Why King Burrito Is Still North Portland’s Greatest Burrito Joint (After 24 Years)

The NoPo taco standby continues to thrive in its third decade with one winning strategy: keep doing things the way they've always been done.

By Margaret Seiler October 19, 2015 Published in the November 2015 issue of Portland Monthly

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Image: Amy Martin

North Lombard’s King Burrito has been there since 1995,* a milestone that testifies to the sort of anti-trendiness that anchors every great, unkillable neighborhood restaurant. So let’s raise a Jarritos and look at what it takes to be a survivor. 

Be open. A lot.

“We are open. Even in this black out. Cash only please.” That was the restaurant’s Facebook update during the Oscar night power outage of 2014. Ice storms, snowpocalypse, most bank holidays—the grill is going.

Stick with people you know.

Owner David Canales can still be found manning the grill many days, while wife Maria and his three children take orders at the counter. (The couple live just around the corner.) Joaquin Flores, who started working there 10 years ago as a Roosevelt High student, attributes the longevity to three things: “good food, good prices, very fast.”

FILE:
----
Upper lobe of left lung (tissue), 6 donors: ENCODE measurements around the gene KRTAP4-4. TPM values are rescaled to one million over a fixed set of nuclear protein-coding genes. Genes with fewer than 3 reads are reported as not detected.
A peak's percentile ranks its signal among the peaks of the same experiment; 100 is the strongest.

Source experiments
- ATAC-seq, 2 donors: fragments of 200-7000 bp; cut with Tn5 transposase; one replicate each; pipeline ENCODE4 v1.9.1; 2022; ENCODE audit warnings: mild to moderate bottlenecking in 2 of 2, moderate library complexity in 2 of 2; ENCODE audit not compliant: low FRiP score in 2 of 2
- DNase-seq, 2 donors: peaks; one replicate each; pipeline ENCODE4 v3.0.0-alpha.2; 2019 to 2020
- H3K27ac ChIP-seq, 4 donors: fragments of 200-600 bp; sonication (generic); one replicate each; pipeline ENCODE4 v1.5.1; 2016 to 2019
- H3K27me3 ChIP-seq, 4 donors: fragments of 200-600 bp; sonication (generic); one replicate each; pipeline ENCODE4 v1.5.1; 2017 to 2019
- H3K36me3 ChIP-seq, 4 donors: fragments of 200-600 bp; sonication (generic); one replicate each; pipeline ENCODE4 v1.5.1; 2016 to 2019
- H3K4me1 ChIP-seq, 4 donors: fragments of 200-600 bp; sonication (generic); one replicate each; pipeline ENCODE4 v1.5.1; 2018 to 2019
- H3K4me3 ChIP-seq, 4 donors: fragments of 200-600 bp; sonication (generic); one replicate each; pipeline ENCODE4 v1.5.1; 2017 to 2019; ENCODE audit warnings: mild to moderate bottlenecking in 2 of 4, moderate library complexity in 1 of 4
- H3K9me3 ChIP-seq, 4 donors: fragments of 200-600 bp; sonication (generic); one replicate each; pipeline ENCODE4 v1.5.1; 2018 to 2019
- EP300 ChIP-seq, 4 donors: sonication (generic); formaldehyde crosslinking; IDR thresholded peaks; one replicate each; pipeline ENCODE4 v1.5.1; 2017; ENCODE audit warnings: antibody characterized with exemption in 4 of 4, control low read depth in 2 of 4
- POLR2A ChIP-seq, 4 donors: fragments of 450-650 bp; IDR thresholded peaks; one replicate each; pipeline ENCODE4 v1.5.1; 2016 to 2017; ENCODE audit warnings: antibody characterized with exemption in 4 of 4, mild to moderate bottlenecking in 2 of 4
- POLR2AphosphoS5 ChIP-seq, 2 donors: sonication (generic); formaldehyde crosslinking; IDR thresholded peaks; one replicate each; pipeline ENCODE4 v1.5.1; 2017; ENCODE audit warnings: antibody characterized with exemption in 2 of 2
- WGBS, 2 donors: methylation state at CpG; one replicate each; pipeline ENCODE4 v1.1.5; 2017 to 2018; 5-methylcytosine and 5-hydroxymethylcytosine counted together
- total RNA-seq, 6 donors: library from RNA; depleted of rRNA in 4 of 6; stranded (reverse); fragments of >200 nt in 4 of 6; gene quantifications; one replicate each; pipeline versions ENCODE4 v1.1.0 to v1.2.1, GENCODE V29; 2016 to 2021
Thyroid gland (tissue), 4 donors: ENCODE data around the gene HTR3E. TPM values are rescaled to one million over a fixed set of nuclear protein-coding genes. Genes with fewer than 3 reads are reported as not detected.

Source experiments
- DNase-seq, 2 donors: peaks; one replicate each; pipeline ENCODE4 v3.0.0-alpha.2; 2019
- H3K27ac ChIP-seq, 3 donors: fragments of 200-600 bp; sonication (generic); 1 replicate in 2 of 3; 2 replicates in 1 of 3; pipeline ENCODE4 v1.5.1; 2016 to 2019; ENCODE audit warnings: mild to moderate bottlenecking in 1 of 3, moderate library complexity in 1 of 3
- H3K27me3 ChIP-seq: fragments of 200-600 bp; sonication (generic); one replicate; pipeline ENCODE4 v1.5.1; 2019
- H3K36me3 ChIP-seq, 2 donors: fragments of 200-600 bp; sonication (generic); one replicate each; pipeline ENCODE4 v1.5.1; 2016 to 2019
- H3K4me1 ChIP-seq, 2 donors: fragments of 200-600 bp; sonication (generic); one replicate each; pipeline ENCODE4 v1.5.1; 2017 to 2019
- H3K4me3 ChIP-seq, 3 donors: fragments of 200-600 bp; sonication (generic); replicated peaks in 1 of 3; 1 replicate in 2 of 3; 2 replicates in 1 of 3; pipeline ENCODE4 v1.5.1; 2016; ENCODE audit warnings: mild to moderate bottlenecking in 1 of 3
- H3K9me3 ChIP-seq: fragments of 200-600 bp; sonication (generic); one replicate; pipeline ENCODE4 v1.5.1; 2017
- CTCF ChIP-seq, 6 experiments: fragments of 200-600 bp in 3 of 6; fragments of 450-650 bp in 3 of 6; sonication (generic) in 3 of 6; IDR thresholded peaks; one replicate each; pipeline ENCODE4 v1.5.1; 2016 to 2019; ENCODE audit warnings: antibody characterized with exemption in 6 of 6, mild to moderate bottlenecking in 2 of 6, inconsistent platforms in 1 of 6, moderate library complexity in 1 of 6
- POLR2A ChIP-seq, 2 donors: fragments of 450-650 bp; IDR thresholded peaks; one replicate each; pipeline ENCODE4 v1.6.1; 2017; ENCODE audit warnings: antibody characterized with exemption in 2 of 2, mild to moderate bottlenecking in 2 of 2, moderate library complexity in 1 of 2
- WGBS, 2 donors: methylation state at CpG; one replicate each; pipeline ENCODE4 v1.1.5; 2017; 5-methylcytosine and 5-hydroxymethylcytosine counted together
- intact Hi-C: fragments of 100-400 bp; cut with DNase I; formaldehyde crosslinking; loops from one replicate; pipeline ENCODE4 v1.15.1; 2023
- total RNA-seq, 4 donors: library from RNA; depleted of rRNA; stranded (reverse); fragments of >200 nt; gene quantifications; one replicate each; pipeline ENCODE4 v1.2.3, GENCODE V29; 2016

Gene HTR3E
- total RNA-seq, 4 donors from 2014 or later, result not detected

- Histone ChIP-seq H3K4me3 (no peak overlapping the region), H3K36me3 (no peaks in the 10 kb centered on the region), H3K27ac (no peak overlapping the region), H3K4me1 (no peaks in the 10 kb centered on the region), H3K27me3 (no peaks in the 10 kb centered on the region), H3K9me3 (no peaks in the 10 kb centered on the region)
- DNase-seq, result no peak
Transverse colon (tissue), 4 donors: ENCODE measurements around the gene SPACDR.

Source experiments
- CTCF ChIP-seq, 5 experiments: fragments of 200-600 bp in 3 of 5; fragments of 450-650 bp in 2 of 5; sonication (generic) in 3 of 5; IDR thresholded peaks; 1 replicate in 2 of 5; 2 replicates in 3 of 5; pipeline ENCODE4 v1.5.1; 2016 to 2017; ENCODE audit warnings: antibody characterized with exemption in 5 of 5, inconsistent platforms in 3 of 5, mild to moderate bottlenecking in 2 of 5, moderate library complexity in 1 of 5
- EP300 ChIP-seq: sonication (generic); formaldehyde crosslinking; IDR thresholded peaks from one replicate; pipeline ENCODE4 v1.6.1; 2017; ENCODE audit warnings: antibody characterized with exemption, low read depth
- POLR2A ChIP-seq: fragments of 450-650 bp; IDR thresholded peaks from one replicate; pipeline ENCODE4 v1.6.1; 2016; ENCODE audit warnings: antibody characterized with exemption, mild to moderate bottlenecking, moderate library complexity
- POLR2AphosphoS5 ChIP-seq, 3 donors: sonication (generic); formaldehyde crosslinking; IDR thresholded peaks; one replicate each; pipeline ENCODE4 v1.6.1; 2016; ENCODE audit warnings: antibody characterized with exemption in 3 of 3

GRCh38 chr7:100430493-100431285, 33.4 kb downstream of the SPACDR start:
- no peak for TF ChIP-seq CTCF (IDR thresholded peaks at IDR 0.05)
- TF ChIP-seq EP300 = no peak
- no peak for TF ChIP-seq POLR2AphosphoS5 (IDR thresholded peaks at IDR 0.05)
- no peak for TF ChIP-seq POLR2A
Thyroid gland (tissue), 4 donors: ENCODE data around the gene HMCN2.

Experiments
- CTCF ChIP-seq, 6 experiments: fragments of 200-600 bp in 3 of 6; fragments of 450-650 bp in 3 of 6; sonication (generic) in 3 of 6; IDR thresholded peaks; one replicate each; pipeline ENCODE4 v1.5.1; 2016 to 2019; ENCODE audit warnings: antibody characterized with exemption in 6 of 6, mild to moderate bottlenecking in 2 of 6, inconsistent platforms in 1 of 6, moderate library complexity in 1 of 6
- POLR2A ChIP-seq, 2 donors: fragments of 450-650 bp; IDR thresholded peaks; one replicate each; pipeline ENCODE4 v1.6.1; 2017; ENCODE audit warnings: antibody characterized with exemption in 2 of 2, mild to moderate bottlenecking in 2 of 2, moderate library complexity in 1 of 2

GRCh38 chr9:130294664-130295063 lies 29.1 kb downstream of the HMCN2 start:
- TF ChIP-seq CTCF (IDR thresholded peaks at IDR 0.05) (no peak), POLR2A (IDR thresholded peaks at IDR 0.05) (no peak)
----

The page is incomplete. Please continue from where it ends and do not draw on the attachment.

Feed armies.

The weekday lunch rush brings a sea of orange-shirted construction crews, sun-hatted landscaping teams, the postal carrier, and the occasional police officer. All can fill up fast on burgers or burritos and get back on the clock.

Be a rock in a swirling sea.

Over 20 years, a building across the street has been a couple of pizza places, a BBQ joint, a brewpub, an Asian buffet, and, now, Green Zebra Grocery. Meanwhile, at King Burrito prices creep up a dime or so every few years. The walls have been repainted. “We try to keep everything the same,” says David’s son Jaime Canales. “We haven’t changed the menu in any way.”

Inspire devotion.

A 2013 Portland State University urban planning survey asked residents what aspects of North Lombard “provide a positive or useful benefit to you and your family.” Eight percent wrote in “burritos.” We asked lunchtime diners how they’d feel if the taco shop suddenly disappeared. “If I had a larger financial capability,” responded one teenager, “I’d do what it takes to keep it open.”

*Its logo declares “since 1970,” the founding date of the Canales’ previous restaurant in California. The Arbor Lodge neighborhood brick-and-mortar is not related to the food cart that uses the same name.

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